Bovine tuberculosis (bTB), caused by Mycobacterium bovis which belongs to Mycobacterium tuberculosis complex (MTC), is a globally distributed zoonotic disease in cattle. The present study was conducted in a dairy herd with the history of prevalence of bovine tuberculosis. Two Cell Mediated Immunity (CMI) based tests, Single Intradermal Test (SID), gamma interferon (IFN-γ) assay and a serological test (enzyme linked immunosorbant assay, ELISA) were employed for the diagnosis of tuberculosis in 45 animals. Of these, 8 (17.77%) were positive by SID test, 10 (22.22%) by interferon gamma assay and none of the animals were found positive by ELISA. Both the CMI tests performed were found better than the antibody detection. Between the CMI tests, IFN-γ assay showed better sensitivity than the SID test; combination of tests showed better detection of the bTB infection in animals. ELISA results indicated that animals were still in progressive stages of infection and the sensitivity of the tests depends on the stage of infection in the study subjects. As a whole, 26.67% of the animals tested in the farm were found to be positive and/or reactors to tuberculosis. It indicates that both the CMI tests were better than those targeting antibody detection. ELISA did not detect even a single animal as positive. These results indicate that no single test is able to detect all the infected animals and also not having 100 % sensitivity and specificity. So combination of tests always can be better employed for the diagnosis of bovine tuberculosis.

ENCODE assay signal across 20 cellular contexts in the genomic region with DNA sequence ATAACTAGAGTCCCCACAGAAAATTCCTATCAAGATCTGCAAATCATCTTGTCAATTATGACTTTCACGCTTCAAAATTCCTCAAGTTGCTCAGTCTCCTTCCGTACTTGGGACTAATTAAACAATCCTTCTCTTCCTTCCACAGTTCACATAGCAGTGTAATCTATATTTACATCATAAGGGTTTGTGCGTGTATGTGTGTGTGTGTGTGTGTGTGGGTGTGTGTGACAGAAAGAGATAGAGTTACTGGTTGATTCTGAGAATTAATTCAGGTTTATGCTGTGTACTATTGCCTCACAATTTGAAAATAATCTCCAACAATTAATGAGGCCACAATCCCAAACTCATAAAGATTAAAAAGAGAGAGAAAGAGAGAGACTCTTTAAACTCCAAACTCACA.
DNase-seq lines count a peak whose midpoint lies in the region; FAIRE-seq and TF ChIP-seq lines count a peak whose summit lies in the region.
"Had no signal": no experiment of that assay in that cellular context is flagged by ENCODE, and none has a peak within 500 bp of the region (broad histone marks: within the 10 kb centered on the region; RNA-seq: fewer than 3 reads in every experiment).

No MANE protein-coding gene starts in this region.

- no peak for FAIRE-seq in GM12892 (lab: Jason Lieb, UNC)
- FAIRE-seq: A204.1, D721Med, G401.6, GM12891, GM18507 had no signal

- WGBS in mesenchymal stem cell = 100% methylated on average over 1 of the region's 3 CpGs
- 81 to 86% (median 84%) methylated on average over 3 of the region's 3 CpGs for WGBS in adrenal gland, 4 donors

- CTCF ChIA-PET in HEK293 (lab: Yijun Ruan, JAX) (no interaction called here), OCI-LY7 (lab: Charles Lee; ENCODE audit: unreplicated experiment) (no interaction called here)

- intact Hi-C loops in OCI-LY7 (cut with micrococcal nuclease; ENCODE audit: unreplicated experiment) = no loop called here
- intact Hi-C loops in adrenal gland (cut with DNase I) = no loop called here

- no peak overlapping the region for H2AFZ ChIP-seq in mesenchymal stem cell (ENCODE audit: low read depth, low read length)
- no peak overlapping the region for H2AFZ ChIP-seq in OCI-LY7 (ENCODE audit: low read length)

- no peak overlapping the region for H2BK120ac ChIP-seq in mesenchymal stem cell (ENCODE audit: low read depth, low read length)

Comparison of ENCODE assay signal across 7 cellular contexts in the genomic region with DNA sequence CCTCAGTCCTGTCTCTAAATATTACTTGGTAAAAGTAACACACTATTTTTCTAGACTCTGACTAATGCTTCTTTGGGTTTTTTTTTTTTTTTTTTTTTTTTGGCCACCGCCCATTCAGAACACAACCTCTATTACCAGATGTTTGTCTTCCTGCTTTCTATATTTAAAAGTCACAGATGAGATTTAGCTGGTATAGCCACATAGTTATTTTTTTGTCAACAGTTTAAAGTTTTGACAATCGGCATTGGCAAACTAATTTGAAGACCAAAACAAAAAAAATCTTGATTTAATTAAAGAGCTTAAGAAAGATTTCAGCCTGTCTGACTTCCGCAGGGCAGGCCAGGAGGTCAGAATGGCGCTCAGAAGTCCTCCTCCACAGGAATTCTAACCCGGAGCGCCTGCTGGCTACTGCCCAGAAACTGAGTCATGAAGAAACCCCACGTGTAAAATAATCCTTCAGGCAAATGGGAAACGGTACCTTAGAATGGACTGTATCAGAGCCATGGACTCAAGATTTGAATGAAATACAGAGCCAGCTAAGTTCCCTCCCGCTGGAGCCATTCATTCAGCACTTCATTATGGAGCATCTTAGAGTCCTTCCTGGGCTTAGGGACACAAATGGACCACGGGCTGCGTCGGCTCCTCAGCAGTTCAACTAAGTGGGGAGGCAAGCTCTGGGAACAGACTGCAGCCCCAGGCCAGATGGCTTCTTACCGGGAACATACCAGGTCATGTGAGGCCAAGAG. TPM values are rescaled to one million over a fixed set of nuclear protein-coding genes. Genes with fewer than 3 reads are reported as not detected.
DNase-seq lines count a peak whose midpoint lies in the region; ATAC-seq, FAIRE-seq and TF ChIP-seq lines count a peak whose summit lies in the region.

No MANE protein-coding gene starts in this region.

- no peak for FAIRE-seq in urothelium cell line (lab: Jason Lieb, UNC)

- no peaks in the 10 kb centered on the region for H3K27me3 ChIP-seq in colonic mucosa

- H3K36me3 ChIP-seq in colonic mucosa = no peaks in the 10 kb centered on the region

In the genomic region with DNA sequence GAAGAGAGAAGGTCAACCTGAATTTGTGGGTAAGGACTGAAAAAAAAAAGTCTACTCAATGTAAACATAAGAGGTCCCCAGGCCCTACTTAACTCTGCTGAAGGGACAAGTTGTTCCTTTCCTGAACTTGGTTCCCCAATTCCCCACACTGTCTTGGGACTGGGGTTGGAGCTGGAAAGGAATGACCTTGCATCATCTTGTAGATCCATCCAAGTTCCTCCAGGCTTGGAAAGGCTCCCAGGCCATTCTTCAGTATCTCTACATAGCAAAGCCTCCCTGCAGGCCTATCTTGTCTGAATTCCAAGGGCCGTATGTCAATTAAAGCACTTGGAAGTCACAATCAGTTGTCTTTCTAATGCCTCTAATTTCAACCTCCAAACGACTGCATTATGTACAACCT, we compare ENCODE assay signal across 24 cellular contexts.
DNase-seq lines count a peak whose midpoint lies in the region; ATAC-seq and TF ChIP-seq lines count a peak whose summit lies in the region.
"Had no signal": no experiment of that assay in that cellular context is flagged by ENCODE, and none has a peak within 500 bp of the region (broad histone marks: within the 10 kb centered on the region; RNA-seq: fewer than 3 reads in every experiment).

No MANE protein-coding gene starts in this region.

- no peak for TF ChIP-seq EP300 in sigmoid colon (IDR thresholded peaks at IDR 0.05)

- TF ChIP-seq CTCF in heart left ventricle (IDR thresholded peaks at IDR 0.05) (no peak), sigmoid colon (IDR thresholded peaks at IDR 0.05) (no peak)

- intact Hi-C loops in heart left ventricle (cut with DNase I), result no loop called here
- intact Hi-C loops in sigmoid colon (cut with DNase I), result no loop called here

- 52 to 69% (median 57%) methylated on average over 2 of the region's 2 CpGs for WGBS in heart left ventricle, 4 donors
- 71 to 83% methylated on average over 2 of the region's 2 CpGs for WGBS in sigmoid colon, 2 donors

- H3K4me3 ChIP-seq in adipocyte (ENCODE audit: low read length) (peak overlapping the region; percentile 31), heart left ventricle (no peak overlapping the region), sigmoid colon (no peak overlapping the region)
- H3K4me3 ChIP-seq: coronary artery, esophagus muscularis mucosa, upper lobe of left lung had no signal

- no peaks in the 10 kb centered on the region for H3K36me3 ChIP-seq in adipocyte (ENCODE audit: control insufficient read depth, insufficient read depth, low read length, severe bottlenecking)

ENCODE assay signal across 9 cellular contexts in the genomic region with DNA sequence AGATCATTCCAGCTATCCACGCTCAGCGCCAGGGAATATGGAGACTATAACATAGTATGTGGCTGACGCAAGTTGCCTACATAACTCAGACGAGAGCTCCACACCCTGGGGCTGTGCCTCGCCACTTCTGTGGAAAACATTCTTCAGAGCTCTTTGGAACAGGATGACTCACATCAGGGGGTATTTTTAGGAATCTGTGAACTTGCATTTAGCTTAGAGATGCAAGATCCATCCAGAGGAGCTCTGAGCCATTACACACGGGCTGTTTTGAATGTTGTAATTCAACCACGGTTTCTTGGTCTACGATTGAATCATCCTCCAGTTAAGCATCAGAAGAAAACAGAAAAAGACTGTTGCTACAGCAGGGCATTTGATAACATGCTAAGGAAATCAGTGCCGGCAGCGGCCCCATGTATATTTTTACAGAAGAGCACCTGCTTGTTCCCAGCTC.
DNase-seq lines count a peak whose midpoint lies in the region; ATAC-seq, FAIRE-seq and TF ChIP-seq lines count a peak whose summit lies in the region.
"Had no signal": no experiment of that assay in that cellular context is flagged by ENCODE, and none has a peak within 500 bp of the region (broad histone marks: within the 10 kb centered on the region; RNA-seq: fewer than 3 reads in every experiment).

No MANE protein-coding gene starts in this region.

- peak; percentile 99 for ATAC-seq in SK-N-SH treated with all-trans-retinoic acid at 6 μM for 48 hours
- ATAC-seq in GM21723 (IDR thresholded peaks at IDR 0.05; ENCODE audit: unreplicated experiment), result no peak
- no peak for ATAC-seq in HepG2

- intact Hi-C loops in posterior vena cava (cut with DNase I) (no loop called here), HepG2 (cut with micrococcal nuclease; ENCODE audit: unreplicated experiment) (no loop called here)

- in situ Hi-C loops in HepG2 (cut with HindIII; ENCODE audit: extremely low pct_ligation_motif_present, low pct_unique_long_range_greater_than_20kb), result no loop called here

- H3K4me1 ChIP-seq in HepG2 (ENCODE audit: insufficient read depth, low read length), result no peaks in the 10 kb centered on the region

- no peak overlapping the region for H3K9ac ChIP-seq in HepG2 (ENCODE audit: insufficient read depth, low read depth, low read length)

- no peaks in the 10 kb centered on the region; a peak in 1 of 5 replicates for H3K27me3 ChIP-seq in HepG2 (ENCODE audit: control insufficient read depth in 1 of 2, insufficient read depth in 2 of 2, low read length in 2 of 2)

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Bovine tuberculosis (bTB), caused by Mycobacterium bovis which belongs to Mycobacterium tuberculosis complex (MTC), is a globally distributed zoonotic disease in cattle (Michel et al., 2010). The MTC include Mycobacterium bovis, M. tuberculosis, M. africanum, M. microti, M. canetti and M. caprae (Cousins et al., 2003; Good and Duignan, 2011; Atkins and Robinson, 2013). The bTB is a chronic debilitating and highly contagious disease of cattle, buffaloes, goats, pigs and several wild species. The disease is characterized by nodular granuloma or tubercle formation with resultant caseations and calcification in many of the vital organs especially in the lungs, lymph nodes, intestine and kidney except skeletal muscles (Hardstaff et al., 2013; Le Roex et al., 2013). In developing countries, bTB is enzootic and has an impact on human health and causing huge economic loss to animal industry (Raghvendra et al., 2010). The bTB spreads from animal to human and causes significant economic loss due to high cost of eradication programs and has serious consequences for movements of animals and their products, biodiversity, public health and significant economic effects (Dhama et al., 2013; Le Roex et al., 2013; Rodriguez-Campos et al., 2014). Early and accurate diagnosis of bTB in cattle is very important, since the disease can become chronic with prolonged incubation periods leading to intermitted spread of infection to other animals and humans through aerosolization and consumption of unpasteurized milk (Churbanov and Milligan, 2012). Cell Mediated Immunity (CMI) based tests like in vivo single intradermal test and in vitro interferon gamma assay detect infection in early stages (Pollock et al., 2001) and are commonly used than serological tests like indirect Enzyme Linked Immunosorbant Assay (ELISA) (Coad et al., 2008; Whelan et al., 2008).